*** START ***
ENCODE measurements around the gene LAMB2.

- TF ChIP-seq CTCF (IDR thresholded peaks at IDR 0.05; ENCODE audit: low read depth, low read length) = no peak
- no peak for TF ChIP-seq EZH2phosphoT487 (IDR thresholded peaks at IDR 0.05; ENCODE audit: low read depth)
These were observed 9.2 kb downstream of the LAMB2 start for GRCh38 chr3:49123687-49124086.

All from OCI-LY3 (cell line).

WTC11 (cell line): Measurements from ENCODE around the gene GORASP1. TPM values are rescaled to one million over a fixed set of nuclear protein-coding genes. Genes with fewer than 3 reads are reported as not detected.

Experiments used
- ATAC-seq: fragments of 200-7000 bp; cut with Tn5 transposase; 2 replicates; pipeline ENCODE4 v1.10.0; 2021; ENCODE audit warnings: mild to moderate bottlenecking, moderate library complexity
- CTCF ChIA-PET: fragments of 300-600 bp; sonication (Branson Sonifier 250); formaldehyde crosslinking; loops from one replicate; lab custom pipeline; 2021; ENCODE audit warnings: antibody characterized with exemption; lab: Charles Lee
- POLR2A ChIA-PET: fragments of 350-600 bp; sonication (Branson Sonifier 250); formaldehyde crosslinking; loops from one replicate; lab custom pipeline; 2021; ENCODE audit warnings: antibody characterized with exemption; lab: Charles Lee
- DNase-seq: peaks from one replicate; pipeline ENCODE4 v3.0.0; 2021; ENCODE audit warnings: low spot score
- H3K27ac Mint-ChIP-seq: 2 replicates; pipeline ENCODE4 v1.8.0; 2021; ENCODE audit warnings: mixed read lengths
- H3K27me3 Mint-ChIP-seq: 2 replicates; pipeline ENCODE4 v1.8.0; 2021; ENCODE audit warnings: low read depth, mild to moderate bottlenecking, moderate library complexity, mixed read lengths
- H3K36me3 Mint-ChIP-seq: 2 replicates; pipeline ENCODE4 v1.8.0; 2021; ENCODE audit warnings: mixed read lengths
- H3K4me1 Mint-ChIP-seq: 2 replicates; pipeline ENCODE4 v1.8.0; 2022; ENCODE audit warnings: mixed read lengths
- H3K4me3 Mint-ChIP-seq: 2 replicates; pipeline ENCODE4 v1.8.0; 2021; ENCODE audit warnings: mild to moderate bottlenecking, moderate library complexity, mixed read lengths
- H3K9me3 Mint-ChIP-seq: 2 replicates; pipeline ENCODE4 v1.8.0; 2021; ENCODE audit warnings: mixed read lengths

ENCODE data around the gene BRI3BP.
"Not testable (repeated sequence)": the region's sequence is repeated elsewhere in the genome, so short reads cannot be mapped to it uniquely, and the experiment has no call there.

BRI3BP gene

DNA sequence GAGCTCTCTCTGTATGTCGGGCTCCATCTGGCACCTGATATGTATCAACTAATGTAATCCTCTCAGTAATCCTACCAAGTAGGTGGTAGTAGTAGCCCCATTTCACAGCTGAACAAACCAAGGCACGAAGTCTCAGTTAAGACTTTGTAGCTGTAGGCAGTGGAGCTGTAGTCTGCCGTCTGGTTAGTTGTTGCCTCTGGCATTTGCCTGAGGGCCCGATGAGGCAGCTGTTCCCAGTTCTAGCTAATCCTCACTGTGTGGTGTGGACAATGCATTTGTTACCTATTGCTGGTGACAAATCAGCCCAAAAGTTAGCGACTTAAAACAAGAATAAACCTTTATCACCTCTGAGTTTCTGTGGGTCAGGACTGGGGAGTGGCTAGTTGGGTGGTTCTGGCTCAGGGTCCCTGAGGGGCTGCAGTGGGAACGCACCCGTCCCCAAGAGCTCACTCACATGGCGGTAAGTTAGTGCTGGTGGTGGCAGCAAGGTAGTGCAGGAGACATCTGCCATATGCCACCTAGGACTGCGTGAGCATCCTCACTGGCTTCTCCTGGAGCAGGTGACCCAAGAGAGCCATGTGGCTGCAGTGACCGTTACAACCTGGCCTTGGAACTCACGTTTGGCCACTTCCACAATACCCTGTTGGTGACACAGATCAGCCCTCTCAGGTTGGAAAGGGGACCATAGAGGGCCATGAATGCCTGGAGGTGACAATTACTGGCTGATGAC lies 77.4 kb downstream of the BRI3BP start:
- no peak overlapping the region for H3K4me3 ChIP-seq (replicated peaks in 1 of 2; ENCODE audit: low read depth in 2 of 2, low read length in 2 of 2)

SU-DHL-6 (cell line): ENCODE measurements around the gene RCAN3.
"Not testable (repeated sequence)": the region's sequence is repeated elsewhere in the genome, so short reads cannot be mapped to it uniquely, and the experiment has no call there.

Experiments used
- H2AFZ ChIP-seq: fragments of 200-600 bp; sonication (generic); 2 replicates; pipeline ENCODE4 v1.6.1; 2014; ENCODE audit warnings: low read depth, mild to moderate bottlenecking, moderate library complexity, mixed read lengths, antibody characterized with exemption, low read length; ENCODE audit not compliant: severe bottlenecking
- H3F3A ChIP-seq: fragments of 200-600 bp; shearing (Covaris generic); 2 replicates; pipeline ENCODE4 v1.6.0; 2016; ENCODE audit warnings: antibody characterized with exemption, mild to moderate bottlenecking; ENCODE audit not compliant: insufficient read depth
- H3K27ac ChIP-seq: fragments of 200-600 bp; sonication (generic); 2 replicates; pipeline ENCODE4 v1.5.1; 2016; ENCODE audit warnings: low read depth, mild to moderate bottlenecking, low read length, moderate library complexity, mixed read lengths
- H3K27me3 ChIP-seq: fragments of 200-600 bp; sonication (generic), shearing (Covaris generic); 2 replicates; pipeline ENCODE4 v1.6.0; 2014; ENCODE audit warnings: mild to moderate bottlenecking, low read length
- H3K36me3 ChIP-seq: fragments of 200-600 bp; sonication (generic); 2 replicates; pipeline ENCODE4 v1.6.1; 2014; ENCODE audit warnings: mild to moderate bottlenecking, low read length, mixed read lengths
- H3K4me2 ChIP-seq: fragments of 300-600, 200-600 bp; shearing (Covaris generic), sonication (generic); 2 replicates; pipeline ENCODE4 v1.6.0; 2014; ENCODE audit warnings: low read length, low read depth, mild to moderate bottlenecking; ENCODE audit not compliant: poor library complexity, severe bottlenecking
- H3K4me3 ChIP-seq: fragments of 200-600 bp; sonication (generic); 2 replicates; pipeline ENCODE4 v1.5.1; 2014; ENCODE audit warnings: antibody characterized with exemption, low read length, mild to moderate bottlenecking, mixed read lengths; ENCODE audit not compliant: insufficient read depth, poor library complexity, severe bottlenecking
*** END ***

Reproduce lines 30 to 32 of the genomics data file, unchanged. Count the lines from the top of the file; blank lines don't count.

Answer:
- H3K36me3 ChIP-seq: fragments of 200-600 bp; sonication (generic); 2 replicates; pipeline ENCODE4 v1.6.1; 2014; ENCODE audit warnings: mild to moderate bottlenecking, low read length, mixed read lengths
- H3K4me2 ChIP-seq: fragments of 300-600, 200-600 bp; shearing (Covaris generic), sonication (generic); 2 replicates; pipeline ENCODE4 v1.6.0; 2014; ENCODE audit warnings: low read length, low read depth, mild to moderate bottlenecking; ENCODE audit not compliant: poor library complexity, severe bottlenecking
- H3K4me3 ChIP-seq: fragments of 200-600 bp; sonication (generic); 2 replicates; pipeline ENCODE4 v1.5.1; 2014; ENCODE audit warnings: antibody characterized with exemption, low read length, mild to moderate bottlenecking, mixed read lengths; ENCODE audit not compliant: insufficient read depth, poor library complexity, severe bottlenecking